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Writer Fuel: Paralyzed Patient “Speaks” With New “Mind Reading” Device

Mind Reading Device - UCSF
An implanted device translates brain activity into written sentences. (Image credit: UCSF)

A man who developed paralysis and lost his ability to speak following a stroke can now communicate using a system that translates his brain’s electrical signals into individual letters, allowing him to craft whole words and sentences in real time.

To use the device, which receives signals from electrodes implanted in his brain, the man silently attempts to say code words that stand in for the 26 letters of the alphabet, according to a new report, published Tuesday (Nov. 8) in the journal Nature Communications (opens in new tab). These code words come from the NATO phonetic alphabet, in which “alpha” stands for the letter A, “bravo” for B and so on.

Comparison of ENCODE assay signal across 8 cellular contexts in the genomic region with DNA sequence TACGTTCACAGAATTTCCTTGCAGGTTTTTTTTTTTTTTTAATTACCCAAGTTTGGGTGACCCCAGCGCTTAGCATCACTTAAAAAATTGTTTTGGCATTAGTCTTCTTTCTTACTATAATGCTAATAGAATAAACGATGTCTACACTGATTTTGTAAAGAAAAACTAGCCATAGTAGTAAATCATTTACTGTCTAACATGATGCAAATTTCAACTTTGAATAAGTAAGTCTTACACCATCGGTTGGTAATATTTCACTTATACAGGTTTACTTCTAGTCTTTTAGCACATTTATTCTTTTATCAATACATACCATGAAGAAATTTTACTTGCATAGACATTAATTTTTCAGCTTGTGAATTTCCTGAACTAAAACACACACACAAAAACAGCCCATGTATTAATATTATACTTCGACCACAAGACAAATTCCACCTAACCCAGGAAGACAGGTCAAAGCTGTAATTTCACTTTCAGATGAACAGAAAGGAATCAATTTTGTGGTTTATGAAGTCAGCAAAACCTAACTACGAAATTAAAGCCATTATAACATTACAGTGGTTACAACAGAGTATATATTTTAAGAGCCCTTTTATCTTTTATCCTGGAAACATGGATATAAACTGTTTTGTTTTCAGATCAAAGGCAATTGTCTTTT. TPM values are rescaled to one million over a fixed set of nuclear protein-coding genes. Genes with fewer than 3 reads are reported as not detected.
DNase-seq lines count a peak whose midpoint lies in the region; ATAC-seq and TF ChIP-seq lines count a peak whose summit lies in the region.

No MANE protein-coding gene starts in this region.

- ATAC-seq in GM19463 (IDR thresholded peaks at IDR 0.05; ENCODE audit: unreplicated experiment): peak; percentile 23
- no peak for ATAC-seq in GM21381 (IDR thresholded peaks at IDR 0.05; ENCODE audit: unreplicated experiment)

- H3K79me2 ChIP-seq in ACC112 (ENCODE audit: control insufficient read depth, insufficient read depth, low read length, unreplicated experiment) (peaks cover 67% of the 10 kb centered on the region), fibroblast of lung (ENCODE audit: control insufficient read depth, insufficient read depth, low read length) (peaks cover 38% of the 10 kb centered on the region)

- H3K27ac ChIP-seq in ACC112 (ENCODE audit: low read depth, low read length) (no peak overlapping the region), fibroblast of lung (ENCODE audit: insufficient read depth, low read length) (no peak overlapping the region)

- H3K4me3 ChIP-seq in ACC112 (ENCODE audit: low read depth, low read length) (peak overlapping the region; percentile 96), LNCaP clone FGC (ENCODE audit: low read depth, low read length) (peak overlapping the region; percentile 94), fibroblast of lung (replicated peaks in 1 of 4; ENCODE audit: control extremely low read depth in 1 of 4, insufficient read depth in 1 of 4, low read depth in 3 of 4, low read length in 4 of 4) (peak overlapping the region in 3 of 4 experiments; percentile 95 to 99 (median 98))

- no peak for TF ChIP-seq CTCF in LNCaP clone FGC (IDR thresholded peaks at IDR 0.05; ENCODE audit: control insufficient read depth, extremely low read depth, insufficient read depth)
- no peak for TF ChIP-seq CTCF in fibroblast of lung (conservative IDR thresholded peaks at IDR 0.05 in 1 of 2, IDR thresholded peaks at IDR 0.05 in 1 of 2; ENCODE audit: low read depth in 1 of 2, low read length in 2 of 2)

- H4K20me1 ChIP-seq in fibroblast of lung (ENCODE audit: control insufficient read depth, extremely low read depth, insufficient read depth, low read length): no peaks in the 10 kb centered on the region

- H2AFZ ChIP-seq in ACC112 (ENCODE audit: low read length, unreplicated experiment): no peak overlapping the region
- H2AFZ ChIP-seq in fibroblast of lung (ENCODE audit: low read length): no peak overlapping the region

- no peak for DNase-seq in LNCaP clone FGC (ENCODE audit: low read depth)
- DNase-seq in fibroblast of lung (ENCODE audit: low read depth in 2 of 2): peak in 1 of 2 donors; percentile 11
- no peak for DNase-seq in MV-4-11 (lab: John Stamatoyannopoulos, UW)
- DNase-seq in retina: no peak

“The NATO phonetic alphabet was developed for communication over noisy channels,” Sean Metzger (opens in new tab), the study’s first author and a doctoral candidate in the University of California, Berkeley and University of California, San Francisco’s Graduate Program in Bioengineering, told Live Science. “That’s kind of the situation we’re in, where we’re in this noisy environment of neural recordings.” The researchers initially tried using individual letters instead of code words, but their system struggled to distinguish phonetically similar letters, such as B, D, P and G.

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Full Story From Live Science

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